Anne Smidt, Encaustic Painter, in Summer Art Tour

Posted in Feature, More Stories, Visual Art

BY LISA KOIS
Whidbey Life Magazine Contributor
August 27, 2014

Encaustic artist Anne Smidt describes herself as a tech nerd. She came to art after a career in the tech industry. It was her encounter with encaustic painter Michel Tsouris during the 2005 Whidbey Studio Tour that helped steer Smidt down a different path. She was immediately taken with Tsouris’s work and told her she’d be interested in taking a class if Tsouris ever offered one.

Smidt took the class and, by 2006, she was painting. The experience, she said, was transformative—helping her move out of a reclusive year grieving the loss of her stepfather in 2004, followed by the death of her mother in 2005.

“Defying Gravity” by Anne Smidt (photo by Michael Stadler, Stadler Studio)

“Defying Gravity” by Anne Smidt (photo by Michael Stadler, Stadler Studio)

During that year, Smidt spent much of her time in the small woodshed-turned-cottage where Smidt’s mother lived during her final months. She rarely left the house. The 2005 Fall Studio Tour changed that, drawing Smidt out. Now, eight years later, Smidt is one of the artists on the Tour and that cottage is her recently renovated art studio.

Anne Smidt at work in her studio (photo by Lori Tate)

Anne Smidt at work in her studio (photo by Lori Tate)

The earliest known encaustic painting dates back to Egyptian mummy portraits from the 1st Century BC. Encaustic—or hot wax painting—employs hot wax mixed with colored pigments that are applied to a surface, typically wood. The wax is then layered, painted upon, collaged, shaped and molded. The results are diverse—from transfers of simple timeless images, to original paintings and collage, to three-dimensional sculptures and installations. Encaustic painting made a resurgence in the 1950s when technology caught up with the form, making tools of the art more accessible. Smidt’s favorite tools are spoons and nails.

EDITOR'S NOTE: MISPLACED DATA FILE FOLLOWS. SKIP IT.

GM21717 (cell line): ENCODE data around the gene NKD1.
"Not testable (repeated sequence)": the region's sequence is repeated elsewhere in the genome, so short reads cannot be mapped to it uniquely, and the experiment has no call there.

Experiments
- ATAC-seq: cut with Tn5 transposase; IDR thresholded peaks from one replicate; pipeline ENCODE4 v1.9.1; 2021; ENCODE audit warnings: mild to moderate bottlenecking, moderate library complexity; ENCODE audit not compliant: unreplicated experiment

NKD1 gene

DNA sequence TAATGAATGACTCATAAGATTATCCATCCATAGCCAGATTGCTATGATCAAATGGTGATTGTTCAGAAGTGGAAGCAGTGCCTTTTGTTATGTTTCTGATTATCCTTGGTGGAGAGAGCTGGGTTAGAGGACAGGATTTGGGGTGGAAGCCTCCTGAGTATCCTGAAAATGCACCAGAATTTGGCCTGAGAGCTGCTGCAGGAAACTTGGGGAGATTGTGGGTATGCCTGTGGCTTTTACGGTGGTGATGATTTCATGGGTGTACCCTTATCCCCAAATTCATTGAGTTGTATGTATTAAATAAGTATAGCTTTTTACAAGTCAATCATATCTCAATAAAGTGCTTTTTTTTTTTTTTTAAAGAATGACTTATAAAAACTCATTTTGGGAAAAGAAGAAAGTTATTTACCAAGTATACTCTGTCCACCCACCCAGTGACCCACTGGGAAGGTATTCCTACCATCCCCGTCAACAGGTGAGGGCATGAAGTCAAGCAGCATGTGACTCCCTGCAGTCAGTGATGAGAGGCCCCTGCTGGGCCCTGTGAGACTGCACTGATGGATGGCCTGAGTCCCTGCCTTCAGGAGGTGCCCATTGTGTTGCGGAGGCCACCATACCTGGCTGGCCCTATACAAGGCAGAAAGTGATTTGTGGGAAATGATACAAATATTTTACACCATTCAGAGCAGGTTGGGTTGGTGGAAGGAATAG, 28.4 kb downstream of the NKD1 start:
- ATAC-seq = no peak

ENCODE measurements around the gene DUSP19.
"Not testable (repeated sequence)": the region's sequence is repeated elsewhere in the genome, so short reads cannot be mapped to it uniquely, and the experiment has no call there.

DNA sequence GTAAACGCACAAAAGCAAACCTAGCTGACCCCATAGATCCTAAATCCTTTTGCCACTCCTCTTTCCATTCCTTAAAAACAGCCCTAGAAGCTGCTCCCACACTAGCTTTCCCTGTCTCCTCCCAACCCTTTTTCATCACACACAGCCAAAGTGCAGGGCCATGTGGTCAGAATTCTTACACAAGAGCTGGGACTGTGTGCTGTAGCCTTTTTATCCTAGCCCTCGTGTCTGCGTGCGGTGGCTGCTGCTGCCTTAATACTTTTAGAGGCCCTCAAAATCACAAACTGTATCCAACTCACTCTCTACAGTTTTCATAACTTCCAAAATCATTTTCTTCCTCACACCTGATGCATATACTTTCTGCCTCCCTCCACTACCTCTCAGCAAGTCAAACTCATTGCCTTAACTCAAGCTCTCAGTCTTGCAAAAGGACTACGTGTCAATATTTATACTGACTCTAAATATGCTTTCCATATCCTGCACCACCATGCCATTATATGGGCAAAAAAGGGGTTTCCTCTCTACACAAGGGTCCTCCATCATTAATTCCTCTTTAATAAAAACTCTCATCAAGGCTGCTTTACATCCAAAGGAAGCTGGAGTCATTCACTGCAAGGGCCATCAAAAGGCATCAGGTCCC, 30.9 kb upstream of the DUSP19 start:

“I’m known as the bee lady,” said Smidt, about her successful series of paintings using antique images of queen bees.

She laughed and added, “I’m deathly allergic to honey bees.”

“Bumblebee, Bombus Terrestris,” by Anne Smidt (photo by Michael Stadler, Stadler Studio)

“Bumblebee, Bombus Terrestris,” by Anne Smidt (photo by Michael Stadler, Stadler Studio)

Although known for her bee and botanical transfers, Smidt’s real love is three-dimensional installations. “I think my best work is 3-D. It’s more expressive,” she said, and admitted that she is eager to move on to bigger paintings and more 3-D installations.

Smidt and fellow encaustic artists Shirley Ashenbrenner, Kathleen Otley, Patty Picco, Kim Tinuviel, Ellen Vlasak and Ron Ward, richly represent the ancient art form of encaustic painting in the Whidbey Working Artists Summer Art Tour. The number of encaustic artists in the Tour speaks to the popularity and diversity of the form. Smidt’s work and the work of the others can be seen Friday through Sunday, Aug. 29, 30 and 31.

“Poppies,” by Anne Smidt (photo by Michael Stadler, Stadler Studio)

“Poppies,” by Anne Smidt (photo by Michael Stadler, Stadler Studio)

The Whidbey Working Artists Summer Tour is on two consecutive weekends: Aug. 23 and 24 and Aug. 29, 30 and 31, from 10 a.m. to 5 p.m. This self-guided tour features 27 artists at 18 locations from Oak Harbor to Freeland. The participating artists invite the public to see how and where they create their art. Art mediums include pottery wheels, looms, liquid glass, wet paint, wood and clay. For more information visit www.whidbeyworkingartists.com and a brochure can be downloaded here

Photo at the top: Anne concentrating on her work in her studio (photo by Lori Tate)

After 13 years in South Asia working as a human rights lawyer, writer and documentary filmmaker, Lisa Kois returned to Whidbey Island with her daughter and founded Calyx Community Arts School, the 347-acre classroom at South Whidbey State Park. She believes passionately in the transformative powers of nature and the arts.

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